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  FORESTRY SYMPOSIUM 1996

CULTURAL AND SOCIO - ECONOMIC DIMENSIONS IN THE CONSERVATION OF BIODIVERSITY

Anoja Wickramasinghe
University of Peradeniya

Many countries have ratified the UN Convention on Biological Diversity and considerable efforts, at least in policy reforms, have been made in favour of conservation of biological diversity. The question raised in this paper is whether such ratification has been made to satisfy the international community or to demonstrate a national commitment by the State to facilitate the process of conservation of biodiversity. Many practical examples drawn from across the world point to the fact that in reality conservation has been an integral part of resource use and survival systems of indigenous communities. In Sri lanka, the differentiation depicted in the forest resource use patterns in time and space has on the one hand emerged in relation to the local people’s links with the available biological resources; while on the other it has been the result of cultural and socio- economic context of local resource use decisions. The survival strategies of indigenous forest fringe communities are related to local plant life of natural forests and those accommodated in non-forest production systems. Spiritual rituals, food habits and medicinal practices with regard to both species and ecosystems have been in favour of conservation of biodiversity. The indigenouos ethics are strong in a range of aspects.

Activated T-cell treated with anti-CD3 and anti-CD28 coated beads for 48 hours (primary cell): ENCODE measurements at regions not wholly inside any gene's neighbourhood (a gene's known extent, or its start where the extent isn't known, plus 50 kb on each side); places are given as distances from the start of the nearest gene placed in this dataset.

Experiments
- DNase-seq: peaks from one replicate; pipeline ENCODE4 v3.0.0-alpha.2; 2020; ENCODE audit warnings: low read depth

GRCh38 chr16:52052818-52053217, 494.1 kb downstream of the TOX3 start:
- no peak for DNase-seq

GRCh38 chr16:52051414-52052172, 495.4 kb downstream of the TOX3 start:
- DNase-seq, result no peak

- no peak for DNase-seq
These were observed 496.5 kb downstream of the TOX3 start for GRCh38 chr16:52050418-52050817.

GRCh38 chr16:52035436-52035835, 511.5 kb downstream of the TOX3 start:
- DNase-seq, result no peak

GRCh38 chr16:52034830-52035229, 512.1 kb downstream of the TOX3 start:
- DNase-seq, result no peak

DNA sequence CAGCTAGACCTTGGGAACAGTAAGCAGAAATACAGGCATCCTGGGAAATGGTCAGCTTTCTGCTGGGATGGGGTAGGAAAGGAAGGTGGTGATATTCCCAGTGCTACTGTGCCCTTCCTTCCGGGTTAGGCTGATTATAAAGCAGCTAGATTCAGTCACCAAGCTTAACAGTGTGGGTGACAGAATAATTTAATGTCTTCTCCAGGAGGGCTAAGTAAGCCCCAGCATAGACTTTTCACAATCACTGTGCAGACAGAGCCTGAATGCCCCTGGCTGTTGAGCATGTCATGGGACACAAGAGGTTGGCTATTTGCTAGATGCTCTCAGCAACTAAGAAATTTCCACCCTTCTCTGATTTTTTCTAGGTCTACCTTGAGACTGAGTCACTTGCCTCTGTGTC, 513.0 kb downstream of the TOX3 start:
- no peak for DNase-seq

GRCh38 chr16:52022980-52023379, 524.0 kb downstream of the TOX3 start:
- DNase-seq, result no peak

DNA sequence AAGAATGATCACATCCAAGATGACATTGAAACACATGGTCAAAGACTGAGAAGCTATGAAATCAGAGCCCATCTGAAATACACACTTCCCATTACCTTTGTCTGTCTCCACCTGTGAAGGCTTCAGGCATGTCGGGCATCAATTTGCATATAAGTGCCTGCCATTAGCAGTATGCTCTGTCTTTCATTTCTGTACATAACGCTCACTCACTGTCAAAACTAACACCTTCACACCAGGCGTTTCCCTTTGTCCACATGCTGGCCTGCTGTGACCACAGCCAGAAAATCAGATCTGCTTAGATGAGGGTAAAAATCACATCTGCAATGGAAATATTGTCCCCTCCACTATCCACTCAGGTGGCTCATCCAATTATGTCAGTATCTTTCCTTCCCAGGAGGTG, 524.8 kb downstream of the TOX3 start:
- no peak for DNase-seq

The arguments of this paper show that conservation is an integral part of local resource management and traditional lifestyles including food babits, medicinal practises and belief systems. The conservation of diversity is seen in their respect for nature and gifted opportunities. The local knowledge on biological resources- their uses, seasonalities, phenological cycles of species, and regeneration patterns- has been inherited from their ancestors. Field studies conducted in Ritigala Strict Natural Reserve through a participatory process suggest that local knowledge on the diversity of the ecosystem is very profound and provides the basis for formulating future strategies. This paper argues that unless indigenous cultures, knowledge and livelihood systems are respected and recognized, the practical link between survival and conservation will be lost along with the wealth of knowledge of local communities who are practical conservationists. The exclusion of well established cultural and socio-economic dimensions relating to biodiversity conservation has resulted in a deliberate compartmentalization of the interventional efforts. The same impedes opportunities for local communities to continue with the traditional conservation practices.


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